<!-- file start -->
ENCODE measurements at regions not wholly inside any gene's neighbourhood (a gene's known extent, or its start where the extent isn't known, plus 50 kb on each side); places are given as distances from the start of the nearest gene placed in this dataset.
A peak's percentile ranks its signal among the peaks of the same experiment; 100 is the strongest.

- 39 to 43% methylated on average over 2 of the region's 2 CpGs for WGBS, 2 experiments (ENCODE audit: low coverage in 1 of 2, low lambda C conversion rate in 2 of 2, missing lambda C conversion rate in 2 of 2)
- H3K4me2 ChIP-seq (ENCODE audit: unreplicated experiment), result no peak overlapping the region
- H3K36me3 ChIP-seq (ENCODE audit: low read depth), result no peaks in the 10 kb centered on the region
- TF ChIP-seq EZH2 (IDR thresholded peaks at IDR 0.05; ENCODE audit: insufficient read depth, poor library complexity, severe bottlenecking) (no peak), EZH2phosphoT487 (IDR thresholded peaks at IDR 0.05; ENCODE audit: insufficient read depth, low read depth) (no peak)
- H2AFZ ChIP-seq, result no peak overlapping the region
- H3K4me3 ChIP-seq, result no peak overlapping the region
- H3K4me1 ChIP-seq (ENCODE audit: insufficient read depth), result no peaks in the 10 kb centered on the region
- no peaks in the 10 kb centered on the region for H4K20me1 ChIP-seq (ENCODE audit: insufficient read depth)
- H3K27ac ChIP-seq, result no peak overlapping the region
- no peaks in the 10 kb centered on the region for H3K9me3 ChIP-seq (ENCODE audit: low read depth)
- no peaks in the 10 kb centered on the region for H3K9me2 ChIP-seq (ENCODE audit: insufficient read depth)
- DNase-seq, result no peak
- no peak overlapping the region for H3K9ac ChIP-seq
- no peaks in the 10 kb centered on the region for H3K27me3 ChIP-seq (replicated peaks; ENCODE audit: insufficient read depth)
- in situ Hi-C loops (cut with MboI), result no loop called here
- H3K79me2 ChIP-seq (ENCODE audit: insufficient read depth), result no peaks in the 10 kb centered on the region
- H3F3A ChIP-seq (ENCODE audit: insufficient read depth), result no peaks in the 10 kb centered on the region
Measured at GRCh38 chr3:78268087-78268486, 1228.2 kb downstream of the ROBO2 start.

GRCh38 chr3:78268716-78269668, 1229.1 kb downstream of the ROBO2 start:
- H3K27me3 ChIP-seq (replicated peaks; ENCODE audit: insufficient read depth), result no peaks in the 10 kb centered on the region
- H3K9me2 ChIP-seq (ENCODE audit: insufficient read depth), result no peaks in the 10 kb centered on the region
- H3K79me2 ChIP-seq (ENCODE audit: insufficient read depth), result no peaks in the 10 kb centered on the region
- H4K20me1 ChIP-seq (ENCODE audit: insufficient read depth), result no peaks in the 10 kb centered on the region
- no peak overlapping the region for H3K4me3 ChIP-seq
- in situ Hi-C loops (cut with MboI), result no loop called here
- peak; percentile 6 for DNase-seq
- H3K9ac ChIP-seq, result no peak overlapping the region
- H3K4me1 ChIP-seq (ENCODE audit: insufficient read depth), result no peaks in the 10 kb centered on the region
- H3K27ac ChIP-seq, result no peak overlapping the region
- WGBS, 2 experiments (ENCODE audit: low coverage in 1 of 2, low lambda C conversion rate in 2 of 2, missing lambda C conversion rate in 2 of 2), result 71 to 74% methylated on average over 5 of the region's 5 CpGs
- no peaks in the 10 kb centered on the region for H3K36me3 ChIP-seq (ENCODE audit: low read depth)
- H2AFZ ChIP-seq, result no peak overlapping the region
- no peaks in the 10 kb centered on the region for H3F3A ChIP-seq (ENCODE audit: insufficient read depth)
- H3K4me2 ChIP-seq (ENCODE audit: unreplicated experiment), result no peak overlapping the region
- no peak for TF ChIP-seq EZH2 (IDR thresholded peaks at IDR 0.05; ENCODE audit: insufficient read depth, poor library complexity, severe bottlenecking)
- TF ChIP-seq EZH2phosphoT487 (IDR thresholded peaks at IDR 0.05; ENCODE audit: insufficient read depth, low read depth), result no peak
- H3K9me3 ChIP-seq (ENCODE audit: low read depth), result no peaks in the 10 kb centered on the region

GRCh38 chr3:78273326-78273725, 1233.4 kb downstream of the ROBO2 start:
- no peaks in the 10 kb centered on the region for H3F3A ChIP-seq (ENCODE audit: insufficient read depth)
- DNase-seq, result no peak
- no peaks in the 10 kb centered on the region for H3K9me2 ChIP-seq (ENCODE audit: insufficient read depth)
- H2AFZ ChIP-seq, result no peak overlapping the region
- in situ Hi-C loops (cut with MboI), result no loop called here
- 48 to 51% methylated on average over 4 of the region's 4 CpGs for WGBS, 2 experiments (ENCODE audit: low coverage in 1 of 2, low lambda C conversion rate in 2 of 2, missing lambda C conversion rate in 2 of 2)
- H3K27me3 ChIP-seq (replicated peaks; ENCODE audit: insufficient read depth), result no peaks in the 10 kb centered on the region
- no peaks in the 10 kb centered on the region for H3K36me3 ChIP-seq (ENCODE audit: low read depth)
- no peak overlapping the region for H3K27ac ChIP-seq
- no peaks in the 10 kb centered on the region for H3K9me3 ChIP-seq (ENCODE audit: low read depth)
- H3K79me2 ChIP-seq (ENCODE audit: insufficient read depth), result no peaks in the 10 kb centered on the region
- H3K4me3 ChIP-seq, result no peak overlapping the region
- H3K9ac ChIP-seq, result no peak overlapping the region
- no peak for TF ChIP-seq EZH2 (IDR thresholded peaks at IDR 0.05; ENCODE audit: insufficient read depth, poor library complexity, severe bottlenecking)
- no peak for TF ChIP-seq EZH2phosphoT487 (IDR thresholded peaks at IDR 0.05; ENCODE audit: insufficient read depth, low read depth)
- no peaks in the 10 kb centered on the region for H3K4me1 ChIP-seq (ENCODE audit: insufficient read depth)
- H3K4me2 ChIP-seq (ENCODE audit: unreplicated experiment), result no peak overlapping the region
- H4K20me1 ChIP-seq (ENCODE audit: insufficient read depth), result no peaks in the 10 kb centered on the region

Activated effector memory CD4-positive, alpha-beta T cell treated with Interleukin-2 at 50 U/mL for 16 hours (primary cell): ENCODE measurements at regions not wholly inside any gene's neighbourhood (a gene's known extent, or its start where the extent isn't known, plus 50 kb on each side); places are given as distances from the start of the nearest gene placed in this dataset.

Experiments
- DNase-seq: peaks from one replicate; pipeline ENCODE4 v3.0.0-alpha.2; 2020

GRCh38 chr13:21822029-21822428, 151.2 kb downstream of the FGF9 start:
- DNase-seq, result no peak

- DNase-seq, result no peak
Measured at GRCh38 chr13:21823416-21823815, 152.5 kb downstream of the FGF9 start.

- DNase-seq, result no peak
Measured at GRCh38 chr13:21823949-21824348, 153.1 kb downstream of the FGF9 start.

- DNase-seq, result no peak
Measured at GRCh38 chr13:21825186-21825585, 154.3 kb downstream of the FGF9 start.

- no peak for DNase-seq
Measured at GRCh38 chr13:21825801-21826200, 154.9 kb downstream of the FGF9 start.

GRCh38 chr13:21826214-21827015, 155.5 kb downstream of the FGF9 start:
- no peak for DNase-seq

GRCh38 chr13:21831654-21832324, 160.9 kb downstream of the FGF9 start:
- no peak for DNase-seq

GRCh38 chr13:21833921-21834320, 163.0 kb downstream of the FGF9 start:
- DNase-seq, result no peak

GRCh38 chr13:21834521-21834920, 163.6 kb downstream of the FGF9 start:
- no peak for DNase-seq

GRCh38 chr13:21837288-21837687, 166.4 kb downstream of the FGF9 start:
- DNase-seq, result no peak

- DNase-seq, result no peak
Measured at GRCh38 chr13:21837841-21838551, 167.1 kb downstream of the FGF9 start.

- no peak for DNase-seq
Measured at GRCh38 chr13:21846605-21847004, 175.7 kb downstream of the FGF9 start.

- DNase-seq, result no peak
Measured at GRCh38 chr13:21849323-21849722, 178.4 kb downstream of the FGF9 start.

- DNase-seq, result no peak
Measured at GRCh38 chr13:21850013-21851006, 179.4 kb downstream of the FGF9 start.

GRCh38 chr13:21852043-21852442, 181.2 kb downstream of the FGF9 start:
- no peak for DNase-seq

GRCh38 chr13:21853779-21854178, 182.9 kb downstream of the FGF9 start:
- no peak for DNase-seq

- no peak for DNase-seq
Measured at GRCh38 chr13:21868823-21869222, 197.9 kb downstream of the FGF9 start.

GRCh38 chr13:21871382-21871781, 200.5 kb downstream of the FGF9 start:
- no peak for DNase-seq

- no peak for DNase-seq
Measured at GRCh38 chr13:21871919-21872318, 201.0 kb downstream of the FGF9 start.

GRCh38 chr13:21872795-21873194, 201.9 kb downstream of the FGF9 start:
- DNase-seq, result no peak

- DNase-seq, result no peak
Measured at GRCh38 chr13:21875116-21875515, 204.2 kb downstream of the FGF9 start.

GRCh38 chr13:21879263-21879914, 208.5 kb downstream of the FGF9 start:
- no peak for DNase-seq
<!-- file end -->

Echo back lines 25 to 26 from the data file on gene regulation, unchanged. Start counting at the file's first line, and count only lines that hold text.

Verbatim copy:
- H4K20me1 ChIP-seq (ENCODE audit: insufficient read depth), result no peaks in the 10 kb centered on the region
- no peak overlapping the region for H3K4me3 ChIP-seq